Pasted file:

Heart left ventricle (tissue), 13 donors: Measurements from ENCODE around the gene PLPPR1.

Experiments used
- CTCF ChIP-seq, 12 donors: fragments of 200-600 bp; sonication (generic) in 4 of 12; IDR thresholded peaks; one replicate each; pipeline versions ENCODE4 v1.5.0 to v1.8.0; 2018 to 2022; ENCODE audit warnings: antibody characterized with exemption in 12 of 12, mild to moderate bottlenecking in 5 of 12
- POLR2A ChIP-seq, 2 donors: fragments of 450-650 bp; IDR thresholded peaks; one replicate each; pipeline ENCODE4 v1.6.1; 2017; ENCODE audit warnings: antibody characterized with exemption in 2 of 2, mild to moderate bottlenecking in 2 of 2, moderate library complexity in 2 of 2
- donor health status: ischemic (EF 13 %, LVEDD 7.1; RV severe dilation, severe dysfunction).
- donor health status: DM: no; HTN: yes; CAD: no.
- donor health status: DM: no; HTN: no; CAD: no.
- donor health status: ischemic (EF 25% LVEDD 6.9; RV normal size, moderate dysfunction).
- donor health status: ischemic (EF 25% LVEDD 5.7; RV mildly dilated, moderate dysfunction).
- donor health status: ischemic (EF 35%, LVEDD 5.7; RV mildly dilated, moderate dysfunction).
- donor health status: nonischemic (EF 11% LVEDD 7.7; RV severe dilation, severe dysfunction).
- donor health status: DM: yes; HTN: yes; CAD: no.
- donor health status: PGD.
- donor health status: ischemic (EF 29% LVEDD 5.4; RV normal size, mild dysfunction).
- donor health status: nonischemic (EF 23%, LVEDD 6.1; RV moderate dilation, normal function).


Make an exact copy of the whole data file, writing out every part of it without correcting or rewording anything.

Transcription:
Heart left ventricle (tissue), 13 donors: Measurements from ENCODE around the gene PLPPR1.

Experiments used
- CTCF ChIP-seq, 12 donors: fragments of 200-600 bp; sonication (generic) in 4 of 12; IDR thresholded peaks; one replicate each; pipeline versions ENCODE4 v1.5.0 to v1.8.0; 2018 to 2022; ENCODE audit warnings: antibody characterized with exemption in 12 of 12, mild to moderate bottlenecking in 5 of 12
- POLR2A ChIP-seq, 2 donors: fragments of 450-650 bp; IDR thresholded peaks; one replicate each; pipeline ENCODE4 v1.6.1; 2017; ENCODE audit warnings: antibody characterized with exemption in 2 of 2, mild to moderate bottlenecking in 2 of 2, moderate library complexity in 2 of 2
- donor health status: ischemic (EF 13 %, LVEDD 7.1; RV severe dilation, severe dysfunction).
- donor health status: DM: no; HTN: yes; CAD: no.
- donor health status: DM: no; HTN: no; CAD: no.
- donor health status: ischemic (EF 25% LVEDD 6.9; RV normal size, moderate dysfunction).
- donor health status: ischemic (EF 25% LVEDD 5.7; RV mildly dilated, moderate dysfunction).
- donor health status: ischemic (EF 35%, LVEDD 5.7; RV mildly dilated, moderate dysfunction).
- donor health status: nonischemic (EF 11% LVEDD 7.7; RV severe dilation, severe dysfunction).
- donor health status: DM: yes; HTN: yes; CAD: no.
- donor health status: PGD.
- donor health status: ischemic (EF 29% LVEDD 5.4; RV normal size, mild dysfunction).
- donor health status: nonischemic (EF 23%, LVEDD 6.1; RV moderate dilation, normal function).